A Cool thing I noticed is that foglights actually have the HSV logo engraved in the front! I tried to take a closeup picture of it with my cellphone but it didn't turn out too great;

Now it's just a matter of waiting on the actual bumper & other misc. parts (not expected by boat until at least end of August), taking it to a bodyshop to have it cut-up & plastic-welded , and then painted & installed. Who knows when the heck I'll be able to finish this project, but hey at least the lights are here ;)

Friday, July 17, 2009

403 ci/6.6L Forged Stroker

If you have been reading my blog for a while (and I don't imagine a lot of people do, but let's pretend) you know that I've been wanting to do the cam-shaft upgrade for a WHILE now (since 2008) and that I had finally gotten all my Cam-Kit (took a few additions before I was totally happy with everything) in May (and more parts in June). Yet here it is, still sitting here in the box, while countless others are driving around in their cammed G8's. So.. why the hold up?

Well besides the previously mentioned issues of finding a shop to do the work (but I did: Go Norpac!) and making sure that everything that 'should' be replaced was going to be replaced and/or upgraded I had an ulterior motive. The thought that kept nagging in my head was that if I was going to have my engine basically open to the core I should upgrade as much as I can (even if that means I have to wait a bit). That, plus the fact that I really want to run a supercharger eventually (even my cam is 'supercharger friendly') but wanted to make sure beforehand the engine would hold up to all the extra power. So the option I decided on was to go forged.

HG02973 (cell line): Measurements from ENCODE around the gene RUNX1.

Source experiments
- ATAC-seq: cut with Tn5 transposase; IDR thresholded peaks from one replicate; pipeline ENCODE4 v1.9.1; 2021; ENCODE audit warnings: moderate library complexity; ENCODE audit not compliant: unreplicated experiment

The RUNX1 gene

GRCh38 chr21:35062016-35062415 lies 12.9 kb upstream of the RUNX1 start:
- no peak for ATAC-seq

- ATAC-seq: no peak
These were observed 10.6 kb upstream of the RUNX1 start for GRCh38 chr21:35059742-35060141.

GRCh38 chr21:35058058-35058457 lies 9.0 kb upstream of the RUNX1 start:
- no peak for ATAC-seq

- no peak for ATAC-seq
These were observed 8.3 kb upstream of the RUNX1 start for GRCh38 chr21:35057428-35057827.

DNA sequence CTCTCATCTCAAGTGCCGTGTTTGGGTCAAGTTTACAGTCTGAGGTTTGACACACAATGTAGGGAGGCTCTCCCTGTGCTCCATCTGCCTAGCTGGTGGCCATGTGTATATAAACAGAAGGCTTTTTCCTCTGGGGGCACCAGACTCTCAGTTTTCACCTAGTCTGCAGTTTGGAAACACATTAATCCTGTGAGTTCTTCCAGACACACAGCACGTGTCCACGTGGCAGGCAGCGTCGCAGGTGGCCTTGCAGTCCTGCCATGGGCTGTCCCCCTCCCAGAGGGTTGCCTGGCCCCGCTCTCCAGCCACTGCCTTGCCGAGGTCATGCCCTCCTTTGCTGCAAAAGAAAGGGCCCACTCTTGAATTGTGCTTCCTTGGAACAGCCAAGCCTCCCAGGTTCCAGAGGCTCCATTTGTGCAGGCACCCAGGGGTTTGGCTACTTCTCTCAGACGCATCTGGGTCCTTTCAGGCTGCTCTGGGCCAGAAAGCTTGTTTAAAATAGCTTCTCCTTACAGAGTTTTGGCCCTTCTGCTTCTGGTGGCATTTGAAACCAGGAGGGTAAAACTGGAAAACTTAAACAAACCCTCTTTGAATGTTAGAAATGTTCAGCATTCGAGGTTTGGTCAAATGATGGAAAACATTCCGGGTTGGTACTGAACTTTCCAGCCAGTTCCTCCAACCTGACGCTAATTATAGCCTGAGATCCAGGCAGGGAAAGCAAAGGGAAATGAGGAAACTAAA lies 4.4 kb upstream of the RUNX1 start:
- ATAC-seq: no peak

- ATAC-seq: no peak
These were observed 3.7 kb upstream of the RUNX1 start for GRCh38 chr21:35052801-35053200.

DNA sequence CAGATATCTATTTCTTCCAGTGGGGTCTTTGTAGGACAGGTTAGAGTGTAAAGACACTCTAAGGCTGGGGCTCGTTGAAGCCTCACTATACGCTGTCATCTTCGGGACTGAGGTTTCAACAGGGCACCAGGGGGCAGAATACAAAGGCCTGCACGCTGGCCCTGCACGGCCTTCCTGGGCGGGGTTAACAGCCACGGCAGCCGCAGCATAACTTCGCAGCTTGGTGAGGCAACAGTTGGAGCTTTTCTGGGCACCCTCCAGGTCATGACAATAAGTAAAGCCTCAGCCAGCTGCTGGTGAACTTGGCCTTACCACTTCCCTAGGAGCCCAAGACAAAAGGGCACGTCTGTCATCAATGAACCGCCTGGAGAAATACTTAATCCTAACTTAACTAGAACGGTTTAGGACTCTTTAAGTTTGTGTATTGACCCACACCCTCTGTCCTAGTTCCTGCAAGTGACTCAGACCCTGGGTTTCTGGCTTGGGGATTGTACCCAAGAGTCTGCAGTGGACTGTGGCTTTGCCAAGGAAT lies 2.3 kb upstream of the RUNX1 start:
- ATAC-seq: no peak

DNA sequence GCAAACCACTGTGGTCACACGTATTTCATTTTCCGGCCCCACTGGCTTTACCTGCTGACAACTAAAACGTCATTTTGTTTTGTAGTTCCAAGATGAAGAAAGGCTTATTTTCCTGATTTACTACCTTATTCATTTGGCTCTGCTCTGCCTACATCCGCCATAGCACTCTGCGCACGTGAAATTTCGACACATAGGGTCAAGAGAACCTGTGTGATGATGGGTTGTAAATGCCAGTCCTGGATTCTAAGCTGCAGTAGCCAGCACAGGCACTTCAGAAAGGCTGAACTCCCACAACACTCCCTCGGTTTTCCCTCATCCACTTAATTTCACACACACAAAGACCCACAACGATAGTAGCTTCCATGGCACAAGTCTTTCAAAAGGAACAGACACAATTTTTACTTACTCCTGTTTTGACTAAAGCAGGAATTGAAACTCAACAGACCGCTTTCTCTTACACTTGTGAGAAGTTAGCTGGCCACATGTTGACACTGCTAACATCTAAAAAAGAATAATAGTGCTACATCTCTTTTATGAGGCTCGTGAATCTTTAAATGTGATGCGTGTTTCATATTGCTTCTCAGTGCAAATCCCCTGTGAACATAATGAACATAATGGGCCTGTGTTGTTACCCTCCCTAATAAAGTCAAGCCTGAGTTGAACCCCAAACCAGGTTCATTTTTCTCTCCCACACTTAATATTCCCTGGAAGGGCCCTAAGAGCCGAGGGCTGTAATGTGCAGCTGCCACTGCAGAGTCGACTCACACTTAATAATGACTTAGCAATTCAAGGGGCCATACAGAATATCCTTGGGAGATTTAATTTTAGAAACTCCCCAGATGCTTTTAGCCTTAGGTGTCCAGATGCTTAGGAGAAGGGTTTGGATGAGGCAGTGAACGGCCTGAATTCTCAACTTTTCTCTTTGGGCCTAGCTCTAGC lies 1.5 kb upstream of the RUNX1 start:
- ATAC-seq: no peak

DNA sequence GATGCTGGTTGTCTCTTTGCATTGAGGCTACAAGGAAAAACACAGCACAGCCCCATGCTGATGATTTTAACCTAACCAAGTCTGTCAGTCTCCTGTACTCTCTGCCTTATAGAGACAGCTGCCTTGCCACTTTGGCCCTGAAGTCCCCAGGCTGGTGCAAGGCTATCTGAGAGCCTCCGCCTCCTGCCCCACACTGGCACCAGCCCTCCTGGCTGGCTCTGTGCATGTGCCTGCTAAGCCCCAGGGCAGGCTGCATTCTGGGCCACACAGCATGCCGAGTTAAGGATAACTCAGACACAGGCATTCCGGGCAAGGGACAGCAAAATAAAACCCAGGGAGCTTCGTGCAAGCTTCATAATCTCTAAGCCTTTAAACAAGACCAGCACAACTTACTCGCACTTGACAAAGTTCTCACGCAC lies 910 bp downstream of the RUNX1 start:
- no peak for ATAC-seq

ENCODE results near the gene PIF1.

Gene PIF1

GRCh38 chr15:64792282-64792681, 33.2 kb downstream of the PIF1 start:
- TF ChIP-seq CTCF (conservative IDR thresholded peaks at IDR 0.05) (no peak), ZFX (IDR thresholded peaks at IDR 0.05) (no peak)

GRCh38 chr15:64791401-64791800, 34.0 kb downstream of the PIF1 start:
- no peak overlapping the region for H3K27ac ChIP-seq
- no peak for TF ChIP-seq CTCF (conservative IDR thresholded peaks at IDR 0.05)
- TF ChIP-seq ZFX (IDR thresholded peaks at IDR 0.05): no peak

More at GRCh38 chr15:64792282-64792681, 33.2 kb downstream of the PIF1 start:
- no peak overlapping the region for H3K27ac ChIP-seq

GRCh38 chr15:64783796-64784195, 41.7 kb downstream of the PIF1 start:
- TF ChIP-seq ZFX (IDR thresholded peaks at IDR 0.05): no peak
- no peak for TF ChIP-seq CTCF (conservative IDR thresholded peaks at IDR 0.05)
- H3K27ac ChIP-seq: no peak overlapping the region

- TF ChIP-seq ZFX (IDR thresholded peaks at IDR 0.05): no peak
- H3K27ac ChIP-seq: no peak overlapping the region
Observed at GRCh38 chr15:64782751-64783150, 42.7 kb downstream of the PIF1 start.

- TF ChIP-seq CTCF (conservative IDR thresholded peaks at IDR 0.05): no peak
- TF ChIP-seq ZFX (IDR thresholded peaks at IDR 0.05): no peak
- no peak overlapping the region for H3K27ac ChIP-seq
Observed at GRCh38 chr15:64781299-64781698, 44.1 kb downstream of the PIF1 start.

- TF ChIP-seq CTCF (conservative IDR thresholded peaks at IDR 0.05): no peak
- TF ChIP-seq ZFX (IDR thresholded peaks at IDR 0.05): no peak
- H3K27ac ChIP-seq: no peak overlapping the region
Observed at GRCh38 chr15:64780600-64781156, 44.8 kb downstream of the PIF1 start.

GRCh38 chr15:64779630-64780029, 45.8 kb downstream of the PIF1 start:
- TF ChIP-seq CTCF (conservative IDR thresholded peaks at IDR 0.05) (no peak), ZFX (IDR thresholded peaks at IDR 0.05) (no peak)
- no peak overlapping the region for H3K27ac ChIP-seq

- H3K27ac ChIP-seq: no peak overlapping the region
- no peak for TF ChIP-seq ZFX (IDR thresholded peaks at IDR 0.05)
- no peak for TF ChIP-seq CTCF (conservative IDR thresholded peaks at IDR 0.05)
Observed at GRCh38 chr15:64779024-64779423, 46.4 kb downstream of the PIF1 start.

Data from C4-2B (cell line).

There were three ways to go;
  1. Do I buy a new block already built, and drop that in and then try to sell my old block (Lots of $$ upfront, but low down-time and possible recoup some money later on)
  2. Do I buy the bare block & rotating assembly and transfer components (Medium $$ upfront, Medium downtime)
  3. Do I work within the existing block (Least $ upfront, but more downtime).
Since I'm not the richest man (and opposite to what some believe, I DO NOT get free parts (except once :) ) or tons of money for running I decided that re-using as much as I could would be the way to go (but someday that juicy LSX Block will be mine ;) ).

Now when you're replacing the internals of an engine with stronger parts, why not push them a little and increase the displacement? This is basically what I opted for by slightly 'overboring' to a standard size and increasing the 'stroke' of the crankshaft ( hence the name 'stroker kit'). So I started my search for stroker options and found a LOT of conflicting & confusing information. To start at the beginning let's look at the engine in the G8 GT, the L76.

Overboring the L76
According to the stats the L76 6.0L is an aluminum block that has a bore of 3.988" (101.3mm) and a 3.622" (92mm) stroke. Now according to 90% of information out there you can only safely bore any LS based block (especially aluminum) by a maximum of 0.010" overbore because of the thin cylinder sleeves. In our case we'd end up with 3.998" - a very odd (and 'useless') size indeed that would require custom pistons.